Don’t Box Us In: Seven Themes for Actively Finding Value
While equity indexes generally focus on one or a couple valuation measures (e.g. price to book value) to segregate the market into Value and Growth divisions, we have long been equal opportunity stock pickers, focusing not just on backward-looking income statement and balance sheet calculations. Yes, we think these are important, and we will not consider a stock for purchase unless it ranks highly in our proprietary scoring system, but the markets are littered with the bones of stocks that had at one point traded for a single-digit P/E ratio or at a big discount to book value, only to see profits evaporate and assets written down to next to nothing.
We cannot always avoid the so-called Value traps, but we have long added qualitative reviews of our companies to the mix to ensure a viable business model, healthy competitive position, able management and, in the case of many cyclical companies, the wherewithal to make it through to the next upswing. Further, and perhaps most importantly, our Target Prices incorporate our view of each company’s long-term growth prospects, so that the stocks we choose to buy offer significant total return potential (capital appreciation and income) relative to the risk we think is inherent in our ownership.
The Prudent Speculator is now in its 46th year and we are always working to evolve our methodologies, but we think our unique and disciplined approach to navigating the equity markets will continue to serve us well as we believe that there is plenty of Value available in individual stock picking. That in mind, we detail seven themes and specific stocks which we think those who share our long-term view should be considering as we head into the second half of 2022 and beyond.
Babies Thrown Out with the Bath Water
Given that the price of the average stock has been in a Bear Market, most stocks have endured significant selling pressure this year, often with little regard for the long-term business prospects or the caliber of the company. No doubt, there are headwinds facing much of Corporate America, but we think there are opportunities today to pick up ownership of higher-quality, well-known companies at attractive price tags.
The quality label is somewhat subjective, but if we look at reasonably priced names with a long-term credit rating from Standard and Poor’s of “A-” or better and a share price at the time of this writing down more than 22% in 2022, we would highlight software titan Microsoft (MSFT), asset management giant Blackrock (BLK) and diversified healthcare concern Abbott Labs (ABT). Each of those clocks in with a “AA-” or better S&P rating, while we also like “A-” or better Comcast (CMCSA), the media and broadcasting concern, Air Products (APD), the industrial and specialty gases leader, and 3M (MMM), the conglomerate with operations in numerous industries.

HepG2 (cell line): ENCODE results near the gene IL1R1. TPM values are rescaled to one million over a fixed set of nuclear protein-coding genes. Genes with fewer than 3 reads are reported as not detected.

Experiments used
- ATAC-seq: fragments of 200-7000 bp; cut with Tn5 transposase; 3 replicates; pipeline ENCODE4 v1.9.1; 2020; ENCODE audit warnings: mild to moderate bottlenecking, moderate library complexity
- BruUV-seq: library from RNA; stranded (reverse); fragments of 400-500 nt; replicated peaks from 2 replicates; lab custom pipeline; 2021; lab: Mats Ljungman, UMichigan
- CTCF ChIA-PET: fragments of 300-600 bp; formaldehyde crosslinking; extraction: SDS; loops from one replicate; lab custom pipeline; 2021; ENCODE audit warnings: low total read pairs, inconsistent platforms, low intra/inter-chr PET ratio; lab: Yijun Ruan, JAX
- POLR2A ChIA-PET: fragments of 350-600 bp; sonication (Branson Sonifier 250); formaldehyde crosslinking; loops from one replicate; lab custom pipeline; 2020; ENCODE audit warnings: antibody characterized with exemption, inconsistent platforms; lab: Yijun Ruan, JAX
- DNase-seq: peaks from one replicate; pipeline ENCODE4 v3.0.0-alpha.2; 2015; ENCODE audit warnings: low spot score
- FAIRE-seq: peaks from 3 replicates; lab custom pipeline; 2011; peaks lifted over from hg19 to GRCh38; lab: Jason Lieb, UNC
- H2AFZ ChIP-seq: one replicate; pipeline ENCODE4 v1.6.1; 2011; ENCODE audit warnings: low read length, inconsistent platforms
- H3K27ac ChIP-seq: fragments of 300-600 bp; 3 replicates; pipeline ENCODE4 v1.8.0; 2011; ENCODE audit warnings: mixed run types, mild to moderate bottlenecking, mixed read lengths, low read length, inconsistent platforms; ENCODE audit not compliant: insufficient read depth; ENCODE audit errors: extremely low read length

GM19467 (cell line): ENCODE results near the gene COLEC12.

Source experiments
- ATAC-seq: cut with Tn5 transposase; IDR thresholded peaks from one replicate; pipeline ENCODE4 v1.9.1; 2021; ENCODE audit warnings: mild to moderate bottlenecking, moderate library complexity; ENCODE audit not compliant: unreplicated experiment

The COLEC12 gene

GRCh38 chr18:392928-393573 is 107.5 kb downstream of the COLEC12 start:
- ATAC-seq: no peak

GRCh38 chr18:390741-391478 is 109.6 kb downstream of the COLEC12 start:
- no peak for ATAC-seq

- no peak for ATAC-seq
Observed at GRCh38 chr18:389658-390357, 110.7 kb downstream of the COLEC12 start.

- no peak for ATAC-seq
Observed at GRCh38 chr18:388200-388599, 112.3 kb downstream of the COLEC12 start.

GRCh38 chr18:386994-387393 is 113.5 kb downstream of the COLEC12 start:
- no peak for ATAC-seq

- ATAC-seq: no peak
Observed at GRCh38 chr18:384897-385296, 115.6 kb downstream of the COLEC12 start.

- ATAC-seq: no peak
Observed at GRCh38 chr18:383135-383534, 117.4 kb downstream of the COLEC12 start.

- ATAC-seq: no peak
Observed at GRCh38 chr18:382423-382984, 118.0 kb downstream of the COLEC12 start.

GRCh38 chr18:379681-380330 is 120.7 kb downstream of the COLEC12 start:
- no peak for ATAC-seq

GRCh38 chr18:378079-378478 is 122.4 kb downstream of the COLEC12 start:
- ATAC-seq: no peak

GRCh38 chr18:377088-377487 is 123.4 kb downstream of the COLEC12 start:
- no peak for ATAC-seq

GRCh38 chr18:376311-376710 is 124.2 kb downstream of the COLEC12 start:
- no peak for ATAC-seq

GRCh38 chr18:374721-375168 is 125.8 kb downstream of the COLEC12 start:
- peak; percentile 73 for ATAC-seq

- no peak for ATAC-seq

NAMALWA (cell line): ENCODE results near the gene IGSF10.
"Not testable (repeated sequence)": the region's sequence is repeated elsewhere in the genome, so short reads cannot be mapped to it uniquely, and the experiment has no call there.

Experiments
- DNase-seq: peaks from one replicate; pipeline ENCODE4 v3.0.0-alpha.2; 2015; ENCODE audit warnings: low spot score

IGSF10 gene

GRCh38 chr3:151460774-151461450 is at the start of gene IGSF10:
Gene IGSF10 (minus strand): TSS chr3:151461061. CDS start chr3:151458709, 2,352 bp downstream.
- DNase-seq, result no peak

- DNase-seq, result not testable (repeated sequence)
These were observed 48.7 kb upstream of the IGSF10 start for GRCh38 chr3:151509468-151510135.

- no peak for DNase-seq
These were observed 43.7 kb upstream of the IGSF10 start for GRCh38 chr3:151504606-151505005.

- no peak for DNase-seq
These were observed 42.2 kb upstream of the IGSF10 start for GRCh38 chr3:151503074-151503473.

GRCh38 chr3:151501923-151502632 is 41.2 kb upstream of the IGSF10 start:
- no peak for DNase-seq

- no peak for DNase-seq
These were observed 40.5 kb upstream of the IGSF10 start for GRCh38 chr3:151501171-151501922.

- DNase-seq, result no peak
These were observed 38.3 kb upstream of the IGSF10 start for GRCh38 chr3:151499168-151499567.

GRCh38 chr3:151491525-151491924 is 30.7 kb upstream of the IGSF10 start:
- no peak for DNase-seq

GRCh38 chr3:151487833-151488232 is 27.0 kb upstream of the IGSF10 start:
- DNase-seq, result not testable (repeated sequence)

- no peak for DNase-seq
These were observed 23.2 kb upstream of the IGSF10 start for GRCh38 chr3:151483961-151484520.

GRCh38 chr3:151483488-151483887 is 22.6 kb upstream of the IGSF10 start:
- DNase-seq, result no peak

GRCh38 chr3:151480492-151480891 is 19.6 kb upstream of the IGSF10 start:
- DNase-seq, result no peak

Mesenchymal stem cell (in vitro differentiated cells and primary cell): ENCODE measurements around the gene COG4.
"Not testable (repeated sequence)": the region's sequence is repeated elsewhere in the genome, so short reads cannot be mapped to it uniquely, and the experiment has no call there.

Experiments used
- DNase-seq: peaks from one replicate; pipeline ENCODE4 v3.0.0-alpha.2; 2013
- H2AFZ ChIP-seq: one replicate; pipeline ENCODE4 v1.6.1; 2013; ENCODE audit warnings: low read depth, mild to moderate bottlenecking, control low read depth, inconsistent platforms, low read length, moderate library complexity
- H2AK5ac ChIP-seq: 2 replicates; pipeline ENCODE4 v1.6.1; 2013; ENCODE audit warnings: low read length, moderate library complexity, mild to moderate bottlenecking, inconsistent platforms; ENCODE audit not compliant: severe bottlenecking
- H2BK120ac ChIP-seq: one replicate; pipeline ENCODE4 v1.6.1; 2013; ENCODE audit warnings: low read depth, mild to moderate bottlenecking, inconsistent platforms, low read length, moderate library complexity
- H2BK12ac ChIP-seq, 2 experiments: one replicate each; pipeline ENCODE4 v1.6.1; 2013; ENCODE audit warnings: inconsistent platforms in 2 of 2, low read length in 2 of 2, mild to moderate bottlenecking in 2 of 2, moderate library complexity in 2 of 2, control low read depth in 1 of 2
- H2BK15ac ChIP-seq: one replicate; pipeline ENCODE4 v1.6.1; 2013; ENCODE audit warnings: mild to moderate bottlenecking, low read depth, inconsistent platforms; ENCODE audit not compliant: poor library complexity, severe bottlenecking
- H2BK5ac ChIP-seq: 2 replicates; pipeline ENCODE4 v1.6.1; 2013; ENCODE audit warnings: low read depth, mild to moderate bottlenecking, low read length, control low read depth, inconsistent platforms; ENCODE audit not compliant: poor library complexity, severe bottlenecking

As dividends are part of the total return equation, we also like that each of these stocks offers a payout, ranging from 1% for Microsoft to over 4% for 3M.
Consumers May Be Down But They Are Hardly Out
Obviously, inflation at its highest level in decades has been eating into discretionary income, but consumer spending has managed to hold up reasonably well in 2022. No doubt, an unemployment rate of 3.6%, decent wage growth and substantial savings accumulated over the last couple of year provide consumers with the means with which to keep spending. Indeed, folks have higher-than-average bank account balances and substantial home equity, plus spending had been delayed due to COVID-19 restrictions so we think the consumer is in good shape to weather any potential storm while there is still plenty of pent-up demand for goods and services.
Of course, equity market traders often shoot first and ask questions later, so most everything having to do with the consumer has been hit hard this year on the view that consumer spending will soon dry up. We respect that the near-term is very uncertain, but we think fickle investors will again return to beaten-down consumer discretionary stocks like they did after a COVID-19 purge in 2020. In our view, some of the hardest-hit stocks like discount superstore operator Target (TGT), footwear and athletic apparel merchant Foot Locker (FL) and department store retailer Kohl’s (KSS) are poised to rebound.
And, after going without for so long, we think folks are going to continue to travel, so battered stocks like cruise operator Royal Caribbean (RCL), aviation support firm World Fuel Services (INT) and air carrier Delta Air Lines (DAL) offer turnaround opportunity, though with a much higher level of potential share-price volatility.
The Fed Punches a Hole in the Punch Bowl
With the invasion of Ukraine by Russia, alongside supply chain imbalances from the pandemic and broader price pressures adding to current and expected inflation numbers, Federal Reserve members have sharply increased their estimates for PCE inflation and their targets for the Fed Funds rate. The median inflation projection for 2022 now stands at 5.2% with the year-end forecast for the Fed Funds rate climbing to 3.4%, up from the prior 1.9% estimate offered in March.
In addition to the tapering of the Fed balance sheet, Jerome H. Powell & Co. have embarked on a series of rate hikes, with the 75-basis-point jump in June the most aggressive increase since 1994. What’s more, the Federal Funds futures market now is estimating that the second half of 2022 will see another 200 basis points in additional upward rate moves, with the year-end projection for the Fed Funds rate standing at 3.6% as of this writing.